Convertible cribs are billed as “more bang for your buck.” These are the Mercedes of the crib world. Not only are they cribs, but toddler beds too. Some can go through more transformations from cribs to daybeds to double beds. If youre planning on investing a lot of money into a crib, this option might make sense for you since your crib can last from newborn stage and indefinitely into childhood.

Keep in mind that if you plan on having more children, you may need to keep the crib as a crib, not a double bed&emdash;though your youngest could take advantage of the bed option after the crib isn’t needed for a baby. In addition, the crib style you may have been in love with while pregnant might get boring after a few years, so choose carefully. You will need to keep track of the various parts required for the transformations, so mark them and bundle them together before storing them. Lastly, consider exactly how you want to use your crib and if the added expense and hardware is worth the option.

Crib Drawers

Want to create more storage area in your nursery? Think about adding a drawer under the crib. That empty space can easily be turned into a spot to store a favorite quilt or hide an extra supply of diapers.


Plan on moving the crib around in the baby’s room? Casters are the metal or plastic wheels at the bottom of the crib’s four posts that can make changing baby’s bedding a breeze.

Adding Personality: Crib Furniture Styles and Finishes

A crib gives your baby’s nursery personality. With numerous styles available, you should be able to find exactly what you need. Babies ‘R’ Us, the self-proclaimed baby superstore, lists four styles of nursery furniture in its baby resource guide. These styles cover most of what you’ll find in larger baby furniture outlets and department stores. Specialty furniture shops will likely have their own spin on these styles. Have fun shopping around!

  • Traditional: Cribs in this category have decorative touches that give the nursery a homey feel. So called “traditional” cribs include some of the most popular styles such as Jenny Lind, which are characterized by their spindled slats and dark wood finishes.
  • Colonial: The colonial style draws from its European roots, meaning you can expect more engravings, scrollwork, and other woodwork on these cribs.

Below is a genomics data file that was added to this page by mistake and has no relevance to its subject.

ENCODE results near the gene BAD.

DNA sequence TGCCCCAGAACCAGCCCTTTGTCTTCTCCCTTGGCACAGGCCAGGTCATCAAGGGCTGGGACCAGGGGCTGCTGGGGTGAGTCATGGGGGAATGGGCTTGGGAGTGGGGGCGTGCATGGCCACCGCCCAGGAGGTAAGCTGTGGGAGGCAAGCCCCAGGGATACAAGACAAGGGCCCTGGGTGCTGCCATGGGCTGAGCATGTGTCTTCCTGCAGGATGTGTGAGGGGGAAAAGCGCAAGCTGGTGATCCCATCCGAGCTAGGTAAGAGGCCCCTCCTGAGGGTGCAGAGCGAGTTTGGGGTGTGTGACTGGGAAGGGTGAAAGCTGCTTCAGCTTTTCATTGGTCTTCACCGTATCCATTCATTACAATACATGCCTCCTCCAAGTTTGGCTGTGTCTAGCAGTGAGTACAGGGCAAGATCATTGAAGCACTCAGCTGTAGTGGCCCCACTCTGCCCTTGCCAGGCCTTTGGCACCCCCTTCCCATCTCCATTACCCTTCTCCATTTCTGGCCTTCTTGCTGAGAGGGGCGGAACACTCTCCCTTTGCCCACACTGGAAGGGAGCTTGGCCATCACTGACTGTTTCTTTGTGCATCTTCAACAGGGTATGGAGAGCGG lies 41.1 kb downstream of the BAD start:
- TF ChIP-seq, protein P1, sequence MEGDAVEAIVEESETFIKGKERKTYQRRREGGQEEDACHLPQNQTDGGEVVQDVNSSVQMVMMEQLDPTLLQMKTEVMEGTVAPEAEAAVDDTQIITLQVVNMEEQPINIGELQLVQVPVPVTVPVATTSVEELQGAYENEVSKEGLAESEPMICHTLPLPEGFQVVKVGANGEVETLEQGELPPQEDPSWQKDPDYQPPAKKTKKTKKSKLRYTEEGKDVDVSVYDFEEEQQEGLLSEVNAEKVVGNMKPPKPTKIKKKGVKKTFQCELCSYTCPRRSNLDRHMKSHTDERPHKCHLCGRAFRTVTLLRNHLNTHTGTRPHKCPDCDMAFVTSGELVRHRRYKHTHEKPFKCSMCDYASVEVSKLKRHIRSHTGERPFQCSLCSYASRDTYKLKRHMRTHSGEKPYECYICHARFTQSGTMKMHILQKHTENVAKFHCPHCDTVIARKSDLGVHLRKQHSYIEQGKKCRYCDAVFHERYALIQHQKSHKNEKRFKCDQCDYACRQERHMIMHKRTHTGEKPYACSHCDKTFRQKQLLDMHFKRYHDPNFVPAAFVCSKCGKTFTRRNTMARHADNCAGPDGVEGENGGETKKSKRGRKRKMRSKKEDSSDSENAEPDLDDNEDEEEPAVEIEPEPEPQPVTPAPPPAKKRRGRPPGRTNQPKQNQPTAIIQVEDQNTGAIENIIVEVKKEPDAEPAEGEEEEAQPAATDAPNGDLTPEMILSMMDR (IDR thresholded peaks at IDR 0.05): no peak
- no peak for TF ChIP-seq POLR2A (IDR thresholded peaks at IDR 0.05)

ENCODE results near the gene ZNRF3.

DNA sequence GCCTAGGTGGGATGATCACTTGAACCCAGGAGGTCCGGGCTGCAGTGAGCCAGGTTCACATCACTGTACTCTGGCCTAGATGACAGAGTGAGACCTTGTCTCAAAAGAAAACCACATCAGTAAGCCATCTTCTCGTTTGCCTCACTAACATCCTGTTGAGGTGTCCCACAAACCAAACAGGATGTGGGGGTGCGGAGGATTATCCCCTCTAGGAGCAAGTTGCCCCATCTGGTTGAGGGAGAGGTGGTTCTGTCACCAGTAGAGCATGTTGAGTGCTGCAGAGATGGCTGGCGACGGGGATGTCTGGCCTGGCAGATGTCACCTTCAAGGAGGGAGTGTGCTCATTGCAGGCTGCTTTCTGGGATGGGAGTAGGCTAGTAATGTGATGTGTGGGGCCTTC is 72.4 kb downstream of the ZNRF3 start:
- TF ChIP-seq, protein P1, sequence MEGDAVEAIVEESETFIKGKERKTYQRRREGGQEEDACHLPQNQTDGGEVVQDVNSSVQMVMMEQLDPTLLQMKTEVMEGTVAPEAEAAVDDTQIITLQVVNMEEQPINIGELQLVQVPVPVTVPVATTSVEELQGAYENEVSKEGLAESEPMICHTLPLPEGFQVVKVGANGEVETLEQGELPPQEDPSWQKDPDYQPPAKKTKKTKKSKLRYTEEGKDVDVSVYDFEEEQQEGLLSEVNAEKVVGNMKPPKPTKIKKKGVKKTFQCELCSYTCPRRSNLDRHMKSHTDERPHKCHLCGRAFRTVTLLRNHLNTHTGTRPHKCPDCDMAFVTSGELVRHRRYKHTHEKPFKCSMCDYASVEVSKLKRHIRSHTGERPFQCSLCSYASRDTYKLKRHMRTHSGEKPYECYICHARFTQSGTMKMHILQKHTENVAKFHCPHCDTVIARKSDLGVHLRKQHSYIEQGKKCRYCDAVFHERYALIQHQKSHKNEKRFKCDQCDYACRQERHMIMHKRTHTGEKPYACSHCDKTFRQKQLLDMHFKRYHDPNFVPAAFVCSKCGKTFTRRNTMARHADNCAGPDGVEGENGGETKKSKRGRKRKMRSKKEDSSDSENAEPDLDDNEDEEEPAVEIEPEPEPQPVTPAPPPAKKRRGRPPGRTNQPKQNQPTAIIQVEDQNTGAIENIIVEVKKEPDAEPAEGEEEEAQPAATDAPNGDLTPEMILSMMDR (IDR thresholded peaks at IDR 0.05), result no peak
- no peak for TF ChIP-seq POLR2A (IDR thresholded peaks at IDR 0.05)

• Shaker: Simple, clean lines define the shaker style. Look for durable, solid construction.
  • Contemporary: Contemporary style encompasses those cribs that are less decorative and more elegant. These cribs are often in lighter wood finishes or even constructed of metal.

No matter which furniture style you choose you will also have a choice of wood finishes. Consider first whether you want a hardwood, usually oak, which is stronger and more resilient than softwood, like pine, which tends to be less expensive. Either wood comes in a variety of finishes. A few are listed here:

  • Oak: A popular choice both in wood and in finish, oak is a medium brown, tan color.
  • Natural: A natural finish brightens a nursery and highlights the look of the wood.
  • Cherry: A darker, redder finish will add a subtle touch of warmth and color to your nursery.

Safe in Bed

Your favorite choice for a crib may seem perfect to you, but look at it from your baby’s viewpoint. Can this part come off easily? Can little fingers get squished here? Although almost all cribs adhere to mandatory and voluntary safety standards, improper assembly and other hazards are still possible.

The Standards

Make sure the crib slats are spaced no more than 2 and 3/8-inches apart. When dropped, the sidebar should be at least nine inches above the mattress to prevent your baby from falling out. Check that the mattress you select fits snugly into the crib. Tiny hands, fingers, and heads can easily get stuck between a mattress and the crib&emdash;so you should not be able to put more than two finger widths between the mattress and the crib.